I didn’t identify as an atheist for quite a few years, because I didn’t know that there was a word for what I was. I called myself an agnostic for a bit, because if sounded a little less scary to other people, but I cannot say that I ever really questioned the existence of a god or gods any more than I questioned the existence of snakes that spoke as humans do. I don’t question, I just flat out don’t believe, never did.
I’m still the uptight, goody-two-shoes. People assume that my family is religious, because we don’t really drink, don’t swear and our daughter follows the rules and is kind to everyone. We place our belief in science, in human goodness and each other.
And finally, here’s the Hawaiian Tater:
My name is Tate aka Tater aka Hawai’ian Tater (@HawaiianTater) and I’m an atheist.
I wasn’t given much choice in the matter while growing up. I come from a hardcore Southern Baptist upbringing in Alabama. I was forced to go to church twice on Sundays, once on Wednesdays & other various church functions throughout the week. I got the full force brainwashing indoctrination as a child.
Luckily for me, it never took.
I did all the Christian stuff as a kid. Praying. Going to church. Going to Sunday school. Hallelujah houses. Christian retreats. Bible drills (Yes, that’s a thing. They make you stand on stage with other kids and among other things, they would announce verses and see who can find them the quickest.) I was even saved and baptized in front of the entire congregation. I did all these things because that is what I was told to do, I had no other real options and I didn’t know any better. When I think back to that time of my life, I don’t really remember ever truly believing in all that nonsense. It was just the thing to do because it was the environment I was in.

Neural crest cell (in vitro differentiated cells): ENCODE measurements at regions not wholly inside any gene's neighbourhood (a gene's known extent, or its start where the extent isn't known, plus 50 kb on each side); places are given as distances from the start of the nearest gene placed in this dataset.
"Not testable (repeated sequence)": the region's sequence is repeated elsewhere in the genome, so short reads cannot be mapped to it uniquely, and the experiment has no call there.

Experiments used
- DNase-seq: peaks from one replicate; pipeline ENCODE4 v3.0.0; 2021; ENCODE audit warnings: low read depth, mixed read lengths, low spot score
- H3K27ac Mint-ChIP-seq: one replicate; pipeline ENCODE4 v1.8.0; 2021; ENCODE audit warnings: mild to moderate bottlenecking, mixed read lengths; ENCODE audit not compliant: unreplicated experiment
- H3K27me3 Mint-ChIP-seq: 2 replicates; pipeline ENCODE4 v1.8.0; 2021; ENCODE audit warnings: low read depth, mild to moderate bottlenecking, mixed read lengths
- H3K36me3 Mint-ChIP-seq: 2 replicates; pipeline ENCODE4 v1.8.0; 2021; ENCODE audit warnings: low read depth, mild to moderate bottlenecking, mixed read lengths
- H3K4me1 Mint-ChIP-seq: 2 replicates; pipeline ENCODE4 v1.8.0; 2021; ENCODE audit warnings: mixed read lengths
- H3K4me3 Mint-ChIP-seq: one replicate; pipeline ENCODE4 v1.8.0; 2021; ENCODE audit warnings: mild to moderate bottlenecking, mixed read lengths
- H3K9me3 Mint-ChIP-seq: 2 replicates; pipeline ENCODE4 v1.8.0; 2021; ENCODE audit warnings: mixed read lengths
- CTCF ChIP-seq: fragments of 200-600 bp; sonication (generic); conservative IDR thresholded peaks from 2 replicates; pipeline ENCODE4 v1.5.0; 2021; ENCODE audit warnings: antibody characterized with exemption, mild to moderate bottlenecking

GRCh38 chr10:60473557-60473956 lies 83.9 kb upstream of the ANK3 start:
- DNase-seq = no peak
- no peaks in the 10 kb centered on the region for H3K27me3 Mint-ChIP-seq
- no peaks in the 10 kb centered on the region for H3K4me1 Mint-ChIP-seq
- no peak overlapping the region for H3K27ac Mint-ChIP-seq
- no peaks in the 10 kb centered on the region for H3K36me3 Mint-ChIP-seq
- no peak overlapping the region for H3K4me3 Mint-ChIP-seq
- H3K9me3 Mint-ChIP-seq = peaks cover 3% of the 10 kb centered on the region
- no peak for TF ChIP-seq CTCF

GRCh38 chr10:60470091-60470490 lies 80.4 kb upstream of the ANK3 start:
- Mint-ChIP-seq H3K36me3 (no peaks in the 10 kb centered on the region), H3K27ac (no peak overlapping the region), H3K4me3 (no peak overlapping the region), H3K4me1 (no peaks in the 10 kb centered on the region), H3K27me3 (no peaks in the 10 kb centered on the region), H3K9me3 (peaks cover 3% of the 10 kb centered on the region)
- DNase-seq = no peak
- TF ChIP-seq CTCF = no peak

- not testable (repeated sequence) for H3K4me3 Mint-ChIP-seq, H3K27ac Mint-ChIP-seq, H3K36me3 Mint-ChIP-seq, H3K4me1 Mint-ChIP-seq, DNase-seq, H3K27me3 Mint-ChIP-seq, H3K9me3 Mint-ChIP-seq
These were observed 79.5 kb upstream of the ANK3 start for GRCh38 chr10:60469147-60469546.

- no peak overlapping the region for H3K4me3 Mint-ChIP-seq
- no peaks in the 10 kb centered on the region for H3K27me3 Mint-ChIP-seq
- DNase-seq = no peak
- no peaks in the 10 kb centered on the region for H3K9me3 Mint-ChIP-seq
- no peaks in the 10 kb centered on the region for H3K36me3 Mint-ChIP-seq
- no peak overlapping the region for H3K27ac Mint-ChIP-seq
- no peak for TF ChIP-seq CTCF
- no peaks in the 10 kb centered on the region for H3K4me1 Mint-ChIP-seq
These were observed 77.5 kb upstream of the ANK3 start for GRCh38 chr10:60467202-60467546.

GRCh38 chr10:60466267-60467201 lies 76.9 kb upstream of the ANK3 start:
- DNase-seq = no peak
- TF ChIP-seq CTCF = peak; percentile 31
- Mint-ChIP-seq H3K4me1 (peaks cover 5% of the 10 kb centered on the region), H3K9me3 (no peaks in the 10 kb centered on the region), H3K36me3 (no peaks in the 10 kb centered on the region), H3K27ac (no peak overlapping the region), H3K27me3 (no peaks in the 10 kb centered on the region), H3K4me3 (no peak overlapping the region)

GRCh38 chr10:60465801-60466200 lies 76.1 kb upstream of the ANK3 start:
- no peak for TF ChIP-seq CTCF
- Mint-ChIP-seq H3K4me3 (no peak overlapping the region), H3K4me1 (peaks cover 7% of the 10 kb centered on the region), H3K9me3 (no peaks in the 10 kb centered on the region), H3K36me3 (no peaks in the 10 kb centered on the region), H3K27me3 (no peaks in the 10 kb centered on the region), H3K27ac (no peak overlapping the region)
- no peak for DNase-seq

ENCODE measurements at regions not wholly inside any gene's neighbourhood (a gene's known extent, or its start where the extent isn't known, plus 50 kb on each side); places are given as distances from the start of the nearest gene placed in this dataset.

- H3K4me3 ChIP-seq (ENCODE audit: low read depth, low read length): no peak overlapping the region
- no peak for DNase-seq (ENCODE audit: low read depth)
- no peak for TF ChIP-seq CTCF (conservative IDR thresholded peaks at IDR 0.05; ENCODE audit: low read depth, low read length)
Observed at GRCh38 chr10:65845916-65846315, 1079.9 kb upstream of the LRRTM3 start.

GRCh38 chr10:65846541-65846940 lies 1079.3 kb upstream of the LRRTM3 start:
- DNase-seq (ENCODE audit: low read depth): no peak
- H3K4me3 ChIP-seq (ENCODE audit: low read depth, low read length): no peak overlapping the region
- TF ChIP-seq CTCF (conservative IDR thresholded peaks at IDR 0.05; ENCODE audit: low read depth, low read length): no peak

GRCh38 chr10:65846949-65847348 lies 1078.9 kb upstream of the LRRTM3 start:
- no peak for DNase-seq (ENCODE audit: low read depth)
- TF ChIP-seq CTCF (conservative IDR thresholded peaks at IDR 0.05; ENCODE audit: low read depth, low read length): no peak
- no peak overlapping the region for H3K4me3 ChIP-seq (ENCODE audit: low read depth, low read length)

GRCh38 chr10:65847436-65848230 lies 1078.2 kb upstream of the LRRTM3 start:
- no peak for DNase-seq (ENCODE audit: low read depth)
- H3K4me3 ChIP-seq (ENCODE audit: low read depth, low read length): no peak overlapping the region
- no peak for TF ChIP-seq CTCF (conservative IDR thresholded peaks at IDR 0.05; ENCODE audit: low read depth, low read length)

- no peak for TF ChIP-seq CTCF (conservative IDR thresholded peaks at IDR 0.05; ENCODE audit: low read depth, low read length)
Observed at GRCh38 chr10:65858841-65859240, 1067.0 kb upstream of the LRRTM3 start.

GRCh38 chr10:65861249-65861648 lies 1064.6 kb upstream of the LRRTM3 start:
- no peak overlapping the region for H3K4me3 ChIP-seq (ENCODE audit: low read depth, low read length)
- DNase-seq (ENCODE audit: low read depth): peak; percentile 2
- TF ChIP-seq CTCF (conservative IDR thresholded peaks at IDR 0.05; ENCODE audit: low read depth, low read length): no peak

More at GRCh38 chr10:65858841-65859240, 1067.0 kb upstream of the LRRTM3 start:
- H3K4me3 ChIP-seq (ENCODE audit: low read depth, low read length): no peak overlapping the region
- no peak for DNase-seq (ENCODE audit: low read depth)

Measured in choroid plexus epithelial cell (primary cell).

When I was old enough to start making my own choices in life, I stopped going to church. Becoming an atheist didn’t happen overnight though. I was agnostic for a while as I worked things out and eventually came to the conclusion of atheism. There are thousands of different religions in the world. It never made sense to me that one could be right while all the other thousands were wrong.
If I were to point to the one person who started me down the path of atheism, that would be the late, great, George Carlin. I started listening to his work during my teenage years. At first, it was just for his silly humor. Then I would hear his thoughts on religion and God and it really made me start to think. What he had to say on the topic made perfect sense to me; especially his infamous “Religion is Bullshit” bit. My young, indoctrinated mind had never heard those kind of thoughts before. They blew me away! Other than the fact that there is no real evidence for God outside of mythical fairy tales, I think probably the main reason that I started down the path to atheism is just that I simply do not like being told what to do. I think for myself and come to my own conclusions based on the evidence presented to me. Religion told me the opposite of everything my brain was telling me. Nothing about religion made even the tiniest bit of sense to me. I felt like a fool talking to himself when I tried to pray. I didn’t feel like this awful sinner that the church told me I was. I felt like a human in search of truth, peace and happiness; things the church never inspired in me.